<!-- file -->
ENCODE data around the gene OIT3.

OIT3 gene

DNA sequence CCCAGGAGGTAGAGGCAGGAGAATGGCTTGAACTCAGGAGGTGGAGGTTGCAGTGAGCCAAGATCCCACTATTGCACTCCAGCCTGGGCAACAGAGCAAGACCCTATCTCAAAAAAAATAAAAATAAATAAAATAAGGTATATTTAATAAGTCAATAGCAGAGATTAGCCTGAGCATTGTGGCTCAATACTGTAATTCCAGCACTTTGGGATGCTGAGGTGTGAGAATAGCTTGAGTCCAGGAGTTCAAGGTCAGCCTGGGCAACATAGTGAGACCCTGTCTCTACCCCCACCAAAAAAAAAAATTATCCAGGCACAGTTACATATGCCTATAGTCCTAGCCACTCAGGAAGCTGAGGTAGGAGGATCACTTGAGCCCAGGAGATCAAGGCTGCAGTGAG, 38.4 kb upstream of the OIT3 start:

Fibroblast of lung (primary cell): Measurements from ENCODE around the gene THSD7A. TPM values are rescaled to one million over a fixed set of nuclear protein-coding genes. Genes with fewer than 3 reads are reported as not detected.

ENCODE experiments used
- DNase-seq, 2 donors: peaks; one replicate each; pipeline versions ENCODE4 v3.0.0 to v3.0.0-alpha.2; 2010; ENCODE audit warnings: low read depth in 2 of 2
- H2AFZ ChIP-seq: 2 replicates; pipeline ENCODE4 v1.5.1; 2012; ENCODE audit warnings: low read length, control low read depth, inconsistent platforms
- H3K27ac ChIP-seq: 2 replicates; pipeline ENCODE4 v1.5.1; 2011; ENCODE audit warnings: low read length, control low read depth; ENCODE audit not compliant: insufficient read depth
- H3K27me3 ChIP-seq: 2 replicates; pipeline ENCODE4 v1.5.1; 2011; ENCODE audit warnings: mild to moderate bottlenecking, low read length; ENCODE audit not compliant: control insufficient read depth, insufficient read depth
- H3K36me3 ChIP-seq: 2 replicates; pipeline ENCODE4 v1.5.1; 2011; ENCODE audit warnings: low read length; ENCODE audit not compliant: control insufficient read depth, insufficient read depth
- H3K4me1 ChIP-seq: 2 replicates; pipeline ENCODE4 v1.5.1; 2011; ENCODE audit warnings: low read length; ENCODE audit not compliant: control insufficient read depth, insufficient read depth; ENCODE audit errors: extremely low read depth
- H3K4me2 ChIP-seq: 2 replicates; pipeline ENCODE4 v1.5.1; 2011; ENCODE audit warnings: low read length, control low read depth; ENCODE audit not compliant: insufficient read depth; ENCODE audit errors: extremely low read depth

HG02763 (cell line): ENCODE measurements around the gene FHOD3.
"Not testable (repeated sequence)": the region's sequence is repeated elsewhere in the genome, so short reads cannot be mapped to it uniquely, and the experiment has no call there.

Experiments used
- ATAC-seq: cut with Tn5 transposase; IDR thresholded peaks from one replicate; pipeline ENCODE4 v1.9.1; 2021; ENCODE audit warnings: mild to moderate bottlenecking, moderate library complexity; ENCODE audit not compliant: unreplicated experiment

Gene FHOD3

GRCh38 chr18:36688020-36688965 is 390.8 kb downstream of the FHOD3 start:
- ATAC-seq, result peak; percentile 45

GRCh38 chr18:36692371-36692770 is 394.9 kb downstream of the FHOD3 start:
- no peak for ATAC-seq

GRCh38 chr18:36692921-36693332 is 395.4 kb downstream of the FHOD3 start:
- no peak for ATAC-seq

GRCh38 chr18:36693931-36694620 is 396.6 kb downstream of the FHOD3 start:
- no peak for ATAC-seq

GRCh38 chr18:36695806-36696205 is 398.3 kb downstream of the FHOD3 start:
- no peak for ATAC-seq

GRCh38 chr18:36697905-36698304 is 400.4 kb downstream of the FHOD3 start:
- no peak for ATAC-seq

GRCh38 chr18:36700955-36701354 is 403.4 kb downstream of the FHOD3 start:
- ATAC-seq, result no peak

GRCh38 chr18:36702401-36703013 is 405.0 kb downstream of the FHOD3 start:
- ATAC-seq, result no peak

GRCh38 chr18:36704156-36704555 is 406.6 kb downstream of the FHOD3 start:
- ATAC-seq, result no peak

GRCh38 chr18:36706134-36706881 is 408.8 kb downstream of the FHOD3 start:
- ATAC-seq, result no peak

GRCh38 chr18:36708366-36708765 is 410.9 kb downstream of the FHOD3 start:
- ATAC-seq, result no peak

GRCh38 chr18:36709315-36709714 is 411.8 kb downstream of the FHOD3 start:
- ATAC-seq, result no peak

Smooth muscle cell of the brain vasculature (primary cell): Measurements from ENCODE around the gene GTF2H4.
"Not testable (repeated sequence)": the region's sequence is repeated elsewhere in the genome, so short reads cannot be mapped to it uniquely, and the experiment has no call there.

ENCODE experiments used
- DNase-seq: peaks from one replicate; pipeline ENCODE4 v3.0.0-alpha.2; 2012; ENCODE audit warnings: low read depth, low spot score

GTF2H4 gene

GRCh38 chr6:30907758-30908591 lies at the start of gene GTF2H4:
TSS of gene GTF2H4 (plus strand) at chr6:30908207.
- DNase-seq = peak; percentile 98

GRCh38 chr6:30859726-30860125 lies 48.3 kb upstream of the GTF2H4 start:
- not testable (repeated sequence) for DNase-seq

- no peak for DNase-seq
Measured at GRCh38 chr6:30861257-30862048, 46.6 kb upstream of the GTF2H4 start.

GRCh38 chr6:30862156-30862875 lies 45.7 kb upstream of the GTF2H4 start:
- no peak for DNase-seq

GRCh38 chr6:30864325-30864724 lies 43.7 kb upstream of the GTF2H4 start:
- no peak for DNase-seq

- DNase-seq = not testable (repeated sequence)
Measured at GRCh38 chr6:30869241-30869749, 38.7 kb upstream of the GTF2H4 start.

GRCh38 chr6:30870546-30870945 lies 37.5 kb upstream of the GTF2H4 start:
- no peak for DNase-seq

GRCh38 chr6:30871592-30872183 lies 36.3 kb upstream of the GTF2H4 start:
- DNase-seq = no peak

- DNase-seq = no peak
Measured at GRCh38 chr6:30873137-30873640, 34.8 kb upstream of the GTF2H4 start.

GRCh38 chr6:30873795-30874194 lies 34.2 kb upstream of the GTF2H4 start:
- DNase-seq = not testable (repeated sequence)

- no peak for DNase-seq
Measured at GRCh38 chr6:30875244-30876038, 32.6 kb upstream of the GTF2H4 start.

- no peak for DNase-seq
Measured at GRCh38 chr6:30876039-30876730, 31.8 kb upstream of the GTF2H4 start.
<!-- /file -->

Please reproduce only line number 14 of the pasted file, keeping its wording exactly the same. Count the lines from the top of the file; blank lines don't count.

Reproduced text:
"Not testable (repeated sequence)": the region's sequence is repeated elsewhere in the genome, so short reads cannot be mapped to it uniquely, and the experiment has no call there.